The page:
Muslims are the folk devils in the 21st Century American narrative, the villains in our frame of ‘threats to our security’. The word ‘terrorism’ is automatically painted Islamic, and ‘Muslim’ is colored with terror. We all see much the same image.

Another example of this automatic attribution of villainy appeared in a Right Side News report about citizen surveillance which said that, although the actions of intelligence agencies may infringe Constitutional rights, “it must not overshadow the fact that these people are our front line at home to protect us from Islamic terrorists”.

Did the Right Side News mean to say that we don’t need protection from anyone else besides Muslims? Of course not, but like many of us, the idea that terrorists can be other than Muslim did not occur to the writer or the editor, and hence there was no fact-checking.

The Director of the National Counterterrorism Center has said that the “development of a US-specific narrative that motivates individuals to violence” is key to the increasing Islamic extremism in the United States.  This narrative includes the automatic, incorrect, and dangerous assumption that the main terrorist threat is from Muslims.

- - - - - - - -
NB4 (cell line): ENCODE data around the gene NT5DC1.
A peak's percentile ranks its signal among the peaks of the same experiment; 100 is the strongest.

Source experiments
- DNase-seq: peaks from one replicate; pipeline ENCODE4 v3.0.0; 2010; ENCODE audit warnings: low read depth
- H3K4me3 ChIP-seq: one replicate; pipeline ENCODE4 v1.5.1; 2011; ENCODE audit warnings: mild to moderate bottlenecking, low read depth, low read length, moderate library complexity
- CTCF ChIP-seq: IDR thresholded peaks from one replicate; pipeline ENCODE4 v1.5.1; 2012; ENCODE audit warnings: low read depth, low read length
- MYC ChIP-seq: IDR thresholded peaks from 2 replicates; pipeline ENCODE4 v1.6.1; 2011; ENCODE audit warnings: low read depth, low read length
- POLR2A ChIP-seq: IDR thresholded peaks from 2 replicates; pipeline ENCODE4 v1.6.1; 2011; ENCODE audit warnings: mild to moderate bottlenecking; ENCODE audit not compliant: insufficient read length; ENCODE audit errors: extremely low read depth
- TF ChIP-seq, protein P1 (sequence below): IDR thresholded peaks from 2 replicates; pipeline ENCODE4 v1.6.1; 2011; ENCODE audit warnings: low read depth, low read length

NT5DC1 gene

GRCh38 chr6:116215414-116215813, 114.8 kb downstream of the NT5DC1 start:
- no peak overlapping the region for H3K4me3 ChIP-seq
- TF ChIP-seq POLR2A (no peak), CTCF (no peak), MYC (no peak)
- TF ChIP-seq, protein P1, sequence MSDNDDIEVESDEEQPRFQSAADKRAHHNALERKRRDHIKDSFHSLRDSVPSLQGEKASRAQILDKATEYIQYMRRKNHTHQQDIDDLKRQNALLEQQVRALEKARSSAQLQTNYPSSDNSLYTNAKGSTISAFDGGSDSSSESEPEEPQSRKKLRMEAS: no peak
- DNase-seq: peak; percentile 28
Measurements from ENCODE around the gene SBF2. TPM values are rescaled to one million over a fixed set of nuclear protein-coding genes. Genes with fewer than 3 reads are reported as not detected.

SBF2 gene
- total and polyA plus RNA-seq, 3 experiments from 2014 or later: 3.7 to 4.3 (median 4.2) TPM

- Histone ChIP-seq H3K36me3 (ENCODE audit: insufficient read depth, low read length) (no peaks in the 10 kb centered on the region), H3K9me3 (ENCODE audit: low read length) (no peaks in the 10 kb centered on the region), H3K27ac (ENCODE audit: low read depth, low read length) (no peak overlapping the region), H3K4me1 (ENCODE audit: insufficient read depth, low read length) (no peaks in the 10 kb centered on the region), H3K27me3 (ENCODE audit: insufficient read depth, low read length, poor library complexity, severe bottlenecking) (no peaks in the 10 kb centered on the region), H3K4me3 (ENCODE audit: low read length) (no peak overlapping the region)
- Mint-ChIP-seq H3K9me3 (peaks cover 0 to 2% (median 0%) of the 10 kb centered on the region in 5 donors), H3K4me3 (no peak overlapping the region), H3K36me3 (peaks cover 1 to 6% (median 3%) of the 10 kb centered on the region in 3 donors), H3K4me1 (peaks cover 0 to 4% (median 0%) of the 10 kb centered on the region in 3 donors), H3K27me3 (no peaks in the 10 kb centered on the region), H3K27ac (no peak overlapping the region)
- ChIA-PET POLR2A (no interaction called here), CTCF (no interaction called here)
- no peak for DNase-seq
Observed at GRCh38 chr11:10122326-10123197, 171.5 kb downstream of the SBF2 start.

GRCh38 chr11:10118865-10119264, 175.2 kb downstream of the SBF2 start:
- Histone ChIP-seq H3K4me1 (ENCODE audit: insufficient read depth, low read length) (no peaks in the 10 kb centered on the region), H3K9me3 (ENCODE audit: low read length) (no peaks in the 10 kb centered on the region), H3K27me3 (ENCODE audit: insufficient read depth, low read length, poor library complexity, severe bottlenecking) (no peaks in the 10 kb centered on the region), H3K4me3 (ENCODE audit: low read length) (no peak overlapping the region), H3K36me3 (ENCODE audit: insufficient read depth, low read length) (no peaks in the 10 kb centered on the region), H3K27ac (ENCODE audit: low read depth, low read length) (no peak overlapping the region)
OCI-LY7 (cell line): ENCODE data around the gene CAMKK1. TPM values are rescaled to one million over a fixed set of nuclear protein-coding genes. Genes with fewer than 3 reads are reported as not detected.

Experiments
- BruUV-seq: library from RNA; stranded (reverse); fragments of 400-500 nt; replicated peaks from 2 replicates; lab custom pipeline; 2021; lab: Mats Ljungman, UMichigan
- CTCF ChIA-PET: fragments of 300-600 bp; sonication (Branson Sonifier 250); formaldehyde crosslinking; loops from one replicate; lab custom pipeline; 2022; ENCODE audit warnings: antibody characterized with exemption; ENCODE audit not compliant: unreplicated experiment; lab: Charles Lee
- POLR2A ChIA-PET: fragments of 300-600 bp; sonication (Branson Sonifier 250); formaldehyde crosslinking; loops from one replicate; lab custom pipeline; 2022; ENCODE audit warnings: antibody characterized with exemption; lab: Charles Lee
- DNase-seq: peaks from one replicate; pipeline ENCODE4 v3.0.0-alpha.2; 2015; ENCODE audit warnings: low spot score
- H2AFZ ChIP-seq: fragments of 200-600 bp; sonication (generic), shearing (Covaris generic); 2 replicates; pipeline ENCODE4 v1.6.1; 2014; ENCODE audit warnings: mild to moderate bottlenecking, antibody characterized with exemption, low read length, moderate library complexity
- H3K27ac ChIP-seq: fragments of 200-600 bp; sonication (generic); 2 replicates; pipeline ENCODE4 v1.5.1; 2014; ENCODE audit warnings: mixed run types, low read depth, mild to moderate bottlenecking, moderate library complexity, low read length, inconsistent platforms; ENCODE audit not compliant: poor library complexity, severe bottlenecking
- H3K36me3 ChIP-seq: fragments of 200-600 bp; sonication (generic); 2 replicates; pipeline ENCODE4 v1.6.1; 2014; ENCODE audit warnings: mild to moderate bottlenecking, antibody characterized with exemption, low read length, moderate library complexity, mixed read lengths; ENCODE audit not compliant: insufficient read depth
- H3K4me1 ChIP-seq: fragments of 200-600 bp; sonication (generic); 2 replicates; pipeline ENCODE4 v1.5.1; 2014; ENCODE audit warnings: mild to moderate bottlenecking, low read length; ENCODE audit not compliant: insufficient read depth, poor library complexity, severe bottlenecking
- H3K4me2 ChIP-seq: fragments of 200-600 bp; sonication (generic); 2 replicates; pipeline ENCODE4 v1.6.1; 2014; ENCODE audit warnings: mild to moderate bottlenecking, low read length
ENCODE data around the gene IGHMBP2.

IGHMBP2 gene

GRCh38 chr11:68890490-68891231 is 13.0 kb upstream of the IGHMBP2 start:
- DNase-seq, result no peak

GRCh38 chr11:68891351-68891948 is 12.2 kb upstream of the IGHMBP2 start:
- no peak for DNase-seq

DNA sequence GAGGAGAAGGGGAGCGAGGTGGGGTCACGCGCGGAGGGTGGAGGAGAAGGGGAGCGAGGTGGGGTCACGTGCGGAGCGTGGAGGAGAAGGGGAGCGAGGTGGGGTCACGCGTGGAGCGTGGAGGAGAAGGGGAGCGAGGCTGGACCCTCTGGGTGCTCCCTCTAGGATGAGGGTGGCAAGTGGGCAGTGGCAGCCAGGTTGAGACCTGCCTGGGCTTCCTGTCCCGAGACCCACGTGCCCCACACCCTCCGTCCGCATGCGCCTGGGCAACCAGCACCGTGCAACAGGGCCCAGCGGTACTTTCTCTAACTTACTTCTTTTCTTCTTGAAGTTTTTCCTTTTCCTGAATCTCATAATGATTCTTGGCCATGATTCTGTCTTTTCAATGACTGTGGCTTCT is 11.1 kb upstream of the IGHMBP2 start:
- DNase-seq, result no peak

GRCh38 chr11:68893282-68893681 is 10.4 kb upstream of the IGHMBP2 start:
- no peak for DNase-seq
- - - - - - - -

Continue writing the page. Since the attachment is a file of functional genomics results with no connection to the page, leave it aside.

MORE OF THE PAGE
Why were there riots in Baltimore?

The death in custody of Freddie Gray triggered riots in Baltimore recently. Gray’s death was the catalyst, but why was violence the response? We suspect that families in deprived areas like West Baltimore have dysfunctional families and, as a consequence, breed violence. Unfortunately, our beliefs are often driven by out-group stereotypes.

Many of you will have seen the video of the Baltimore mother who, on finding her son participating in the fracas, pulled his ski mask off, slapped him, and forced him to leave.Some commentators this as an example of how black parents need better parenting skills. After all, doesn’t violence towards children teach violence? On the other side of the parenting fence, people saw it as an example of good parenting which, if more black parents did it, would mean less social problems, including street violence.

These are examples of stereotyping that develop from seeing this mother as ‘not like me’, but as someone in need of correction, or as a type all too rare in her subgroup. In general, the more liberal-leaning saw the slaps as bad parenting, while conservatives applauded the mother’s actions and used it as an example of its rarity in black culture. The ‘mother incident’ was a focus for stereotyping that enveloped commentary on the Baltimore riot.

Without those frames, what we see is a mother who was angry. She was angry, no more, no less, not representing anyone else but herself and indeed not representing what may be her behavior at any other time. Indeed, I can imagine myself doing the same, although I have never previously used corporal punishment.

How about if it had been a white mother? What if the rioter had been white?